Vital Signs
When the Nashville Health Care Council released the results of its latest industry economic impact study, most local journalists — including this one — hurried back to their newsrooms to compile what were, essentially, different versions of the same story.
We wrote about the 60 percent climb in the industry’s economic impact on the region, the vast number of people the industry employs locally, and we touted Nashville’s healthcare machine as larger and more productive than those of its peer cities.
To our credit, a $30 billion annual economic impact is no small thing. Direct employment of more than 113,000 people and a total employment impact (including direct, indirect and induced jobs) of 211,000 are significant.
But perhaps more compelling than how big or how wealthy the local industry is today — or what it looked like in 2008, given that the data is two years old — is the national growth of the healthcare industry and its expansion prospects for the future. The report’s authors at Middle Tennessee State University’s Business and Economic Research Center tucked this information conspicuously into the second chapter of their nearly 100-page document.
Nationally, the industry’s employment grew more than 10 percent between 2004 and 2008, compared to total non-farm employment growth of about 4 percent. Despite the recent recession, Nashville’s healthcare sector managed 15 percent growth during that period. It had grown by a whopping 25 percent from 2000 to 2004.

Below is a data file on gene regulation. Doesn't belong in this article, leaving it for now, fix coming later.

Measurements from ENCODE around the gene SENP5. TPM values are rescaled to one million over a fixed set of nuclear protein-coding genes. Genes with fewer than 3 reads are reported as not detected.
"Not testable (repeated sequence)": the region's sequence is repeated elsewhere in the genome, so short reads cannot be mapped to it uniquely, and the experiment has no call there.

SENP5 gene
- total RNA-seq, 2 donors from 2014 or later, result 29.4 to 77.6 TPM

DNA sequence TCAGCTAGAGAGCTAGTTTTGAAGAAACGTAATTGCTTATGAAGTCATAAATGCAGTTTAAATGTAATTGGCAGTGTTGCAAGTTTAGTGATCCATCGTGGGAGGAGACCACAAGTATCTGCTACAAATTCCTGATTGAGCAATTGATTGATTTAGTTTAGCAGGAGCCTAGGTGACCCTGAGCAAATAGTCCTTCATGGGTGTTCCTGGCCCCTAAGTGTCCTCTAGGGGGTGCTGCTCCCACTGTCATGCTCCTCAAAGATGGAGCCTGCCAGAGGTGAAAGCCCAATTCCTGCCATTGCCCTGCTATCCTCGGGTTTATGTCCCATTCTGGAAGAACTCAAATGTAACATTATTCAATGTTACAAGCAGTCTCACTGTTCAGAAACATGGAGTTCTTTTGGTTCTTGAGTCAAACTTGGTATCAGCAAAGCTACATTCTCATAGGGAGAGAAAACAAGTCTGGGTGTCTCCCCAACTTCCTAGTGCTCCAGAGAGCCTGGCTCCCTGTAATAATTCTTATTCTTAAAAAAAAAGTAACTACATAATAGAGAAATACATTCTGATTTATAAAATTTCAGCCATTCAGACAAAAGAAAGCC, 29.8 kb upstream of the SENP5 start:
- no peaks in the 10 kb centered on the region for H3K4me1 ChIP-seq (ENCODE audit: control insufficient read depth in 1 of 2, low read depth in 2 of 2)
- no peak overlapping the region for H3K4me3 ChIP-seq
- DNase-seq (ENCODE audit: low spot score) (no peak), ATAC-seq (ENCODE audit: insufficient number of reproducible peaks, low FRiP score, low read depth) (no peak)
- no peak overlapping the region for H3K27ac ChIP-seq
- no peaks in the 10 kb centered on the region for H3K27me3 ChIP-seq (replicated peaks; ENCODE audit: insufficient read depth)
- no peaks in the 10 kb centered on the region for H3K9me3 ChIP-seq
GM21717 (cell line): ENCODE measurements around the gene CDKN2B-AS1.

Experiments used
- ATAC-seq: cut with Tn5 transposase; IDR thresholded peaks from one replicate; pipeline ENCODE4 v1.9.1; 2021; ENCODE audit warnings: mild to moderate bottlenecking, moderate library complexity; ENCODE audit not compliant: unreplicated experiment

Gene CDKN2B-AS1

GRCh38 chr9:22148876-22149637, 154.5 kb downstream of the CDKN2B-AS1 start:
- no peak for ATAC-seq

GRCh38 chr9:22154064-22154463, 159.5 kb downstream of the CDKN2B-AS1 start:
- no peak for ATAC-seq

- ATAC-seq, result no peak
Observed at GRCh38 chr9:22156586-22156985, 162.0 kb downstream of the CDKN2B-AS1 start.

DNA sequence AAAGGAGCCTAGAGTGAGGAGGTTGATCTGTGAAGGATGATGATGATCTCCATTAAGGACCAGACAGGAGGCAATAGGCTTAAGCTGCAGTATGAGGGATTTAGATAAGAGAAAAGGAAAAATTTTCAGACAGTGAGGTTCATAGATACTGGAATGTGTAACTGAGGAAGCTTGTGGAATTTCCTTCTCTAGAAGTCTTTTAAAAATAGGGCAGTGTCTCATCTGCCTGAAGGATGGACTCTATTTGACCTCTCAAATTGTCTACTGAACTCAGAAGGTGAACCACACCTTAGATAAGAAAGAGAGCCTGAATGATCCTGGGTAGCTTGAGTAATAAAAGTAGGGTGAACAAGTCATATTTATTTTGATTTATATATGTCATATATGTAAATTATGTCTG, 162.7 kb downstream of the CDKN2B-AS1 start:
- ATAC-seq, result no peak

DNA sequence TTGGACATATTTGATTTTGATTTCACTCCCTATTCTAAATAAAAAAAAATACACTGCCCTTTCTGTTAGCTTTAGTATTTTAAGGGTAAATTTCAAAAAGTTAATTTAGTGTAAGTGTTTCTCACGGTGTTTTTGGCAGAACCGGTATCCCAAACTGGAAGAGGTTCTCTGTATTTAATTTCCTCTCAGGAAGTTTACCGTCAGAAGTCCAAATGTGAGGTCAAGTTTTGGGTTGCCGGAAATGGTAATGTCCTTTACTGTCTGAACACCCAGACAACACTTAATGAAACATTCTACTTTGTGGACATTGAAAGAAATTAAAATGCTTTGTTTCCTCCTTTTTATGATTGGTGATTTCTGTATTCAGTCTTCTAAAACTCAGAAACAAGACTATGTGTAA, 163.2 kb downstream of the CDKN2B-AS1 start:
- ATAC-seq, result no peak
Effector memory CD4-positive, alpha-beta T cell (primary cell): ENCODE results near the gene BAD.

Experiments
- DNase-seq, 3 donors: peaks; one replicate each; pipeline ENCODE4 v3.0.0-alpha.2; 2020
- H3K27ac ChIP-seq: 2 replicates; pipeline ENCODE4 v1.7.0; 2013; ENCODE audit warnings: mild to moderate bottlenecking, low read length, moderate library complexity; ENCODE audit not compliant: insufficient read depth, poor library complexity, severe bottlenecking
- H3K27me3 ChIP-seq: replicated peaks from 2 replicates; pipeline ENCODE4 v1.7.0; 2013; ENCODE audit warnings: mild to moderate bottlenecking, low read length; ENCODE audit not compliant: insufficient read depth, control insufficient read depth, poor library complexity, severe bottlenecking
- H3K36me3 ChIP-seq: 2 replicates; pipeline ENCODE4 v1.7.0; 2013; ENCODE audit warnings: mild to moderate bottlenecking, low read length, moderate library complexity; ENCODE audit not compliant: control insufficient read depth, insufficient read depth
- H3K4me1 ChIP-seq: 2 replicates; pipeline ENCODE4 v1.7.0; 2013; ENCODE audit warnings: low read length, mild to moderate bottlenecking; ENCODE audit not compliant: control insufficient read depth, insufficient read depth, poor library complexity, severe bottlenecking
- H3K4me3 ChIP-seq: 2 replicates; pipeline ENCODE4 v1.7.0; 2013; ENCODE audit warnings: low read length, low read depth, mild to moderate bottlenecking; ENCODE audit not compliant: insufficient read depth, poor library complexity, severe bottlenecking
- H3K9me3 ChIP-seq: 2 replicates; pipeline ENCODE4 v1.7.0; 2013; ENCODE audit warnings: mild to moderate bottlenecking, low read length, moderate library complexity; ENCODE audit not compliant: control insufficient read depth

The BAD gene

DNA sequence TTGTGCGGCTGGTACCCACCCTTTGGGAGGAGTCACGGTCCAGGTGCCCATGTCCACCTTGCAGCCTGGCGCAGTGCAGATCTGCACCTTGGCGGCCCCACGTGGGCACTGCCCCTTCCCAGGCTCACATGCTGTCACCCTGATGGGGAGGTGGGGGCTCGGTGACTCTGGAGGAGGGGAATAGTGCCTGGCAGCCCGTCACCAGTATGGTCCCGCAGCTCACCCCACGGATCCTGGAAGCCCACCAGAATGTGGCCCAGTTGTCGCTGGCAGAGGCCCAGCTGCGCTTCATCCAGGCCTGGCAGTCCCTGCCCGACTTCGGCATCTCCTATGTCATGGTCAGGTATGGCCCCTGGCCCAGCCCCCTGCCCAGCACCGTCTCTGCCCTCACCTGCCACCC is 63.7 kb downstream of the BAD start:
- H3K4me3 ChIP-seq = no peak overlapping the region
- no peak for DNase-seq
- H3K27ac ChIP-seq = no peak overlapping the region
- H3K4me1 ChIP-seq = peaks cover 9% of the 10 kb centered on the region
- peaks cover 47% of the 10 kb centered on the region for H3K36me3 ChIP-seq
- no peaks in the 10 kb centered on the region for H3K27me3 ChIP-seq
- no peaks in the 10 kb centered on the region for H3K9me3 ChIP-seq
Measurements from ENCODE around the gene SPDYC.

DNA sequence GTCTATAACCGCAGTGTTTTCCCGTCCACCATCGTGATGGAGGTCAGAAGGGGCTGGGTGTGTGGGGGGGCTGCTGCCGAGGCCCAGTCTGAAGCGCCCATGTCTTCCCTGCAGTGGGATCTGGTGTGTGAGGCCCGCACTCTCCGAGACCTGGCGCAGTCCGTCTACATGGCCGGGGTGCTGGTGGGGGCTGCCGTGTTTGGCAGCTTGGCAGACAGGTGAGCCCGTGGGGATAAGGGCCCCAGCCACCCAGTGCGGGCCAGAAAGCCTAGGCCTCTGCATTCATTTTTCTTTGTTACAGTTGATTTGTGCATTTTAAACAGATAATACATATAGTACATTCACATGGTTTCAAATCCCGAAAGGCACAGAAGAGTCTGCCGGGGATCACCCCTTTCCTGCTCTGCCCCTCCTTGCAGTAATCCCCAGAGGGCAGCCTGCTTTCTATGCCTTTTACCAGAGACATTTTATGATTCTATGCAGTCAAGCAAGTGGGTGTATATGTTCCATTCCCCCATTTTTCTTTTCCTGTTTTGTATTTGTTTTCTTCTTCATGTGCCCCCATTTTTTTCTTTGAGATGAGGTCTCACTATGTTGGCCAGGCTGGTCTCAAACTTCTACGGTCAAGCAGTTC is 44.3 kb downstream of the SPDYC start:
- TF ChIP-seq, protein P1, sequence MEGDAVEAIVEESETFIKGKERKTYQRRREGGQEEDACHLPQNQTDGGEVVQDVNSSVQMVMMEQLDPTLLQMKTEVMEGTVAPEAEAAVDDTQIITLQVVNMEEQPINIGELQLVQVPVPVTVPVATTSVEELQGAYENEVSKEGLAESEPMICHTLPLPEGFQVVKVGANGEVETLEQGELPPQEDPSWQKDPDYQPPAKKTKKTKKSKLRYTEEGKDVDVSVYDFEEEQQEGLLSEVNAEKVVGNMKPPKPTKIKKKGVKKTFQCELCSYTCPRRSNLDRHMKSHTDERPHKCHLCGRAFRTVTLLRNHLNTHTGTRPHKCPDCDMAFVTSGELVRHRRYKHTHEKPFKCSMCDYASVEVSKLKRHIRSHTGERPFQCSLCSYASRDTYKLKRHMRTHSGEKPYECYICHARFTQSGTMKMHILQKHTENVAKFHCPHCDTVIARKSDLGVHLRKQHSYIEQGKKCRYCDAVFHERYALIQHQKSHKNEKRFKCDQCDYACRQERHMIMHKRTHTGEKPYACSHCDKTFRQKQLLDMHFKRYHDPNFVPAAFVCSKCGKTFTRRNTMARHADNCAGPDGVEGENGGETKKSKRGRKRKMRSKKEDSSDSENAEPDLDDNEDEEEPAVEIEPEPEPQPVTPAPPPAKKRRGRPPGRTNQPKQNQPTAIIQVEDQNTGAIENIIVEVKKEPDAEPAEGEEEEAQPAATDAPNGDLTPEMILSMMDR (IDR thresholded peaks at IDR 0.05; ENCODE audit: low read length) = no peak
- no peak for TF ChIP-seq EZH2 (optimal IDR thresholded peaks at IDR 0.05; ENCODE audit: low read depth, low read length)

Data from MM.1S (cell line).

Looking ahead, healthcare occupations are expected to add nearly 2.8 million new jobs nationally between 2008 and 2018, accounting for one in every six new jobs a decade from now. Although the study offers no comparable growth projections for the healthcare industry’s future in Nashville, it stands to reason that local healthcare companies will be among those contributing to that 2.8 million headcount.
After all, the 56 major healthcare companies based here account for 400,000 workers nationwide and some of the most innovative and entrepreneurial executives in the industry. If Nashville’s healthcare cluster continues to grow more quickly than the national rate through expansions and new businesses, it may secure a decent chunk of the $4.7 trillion in healthcare expenditures projected for 2019.
Imagine what that could mean for the NHCC’s economic impact report in 2020.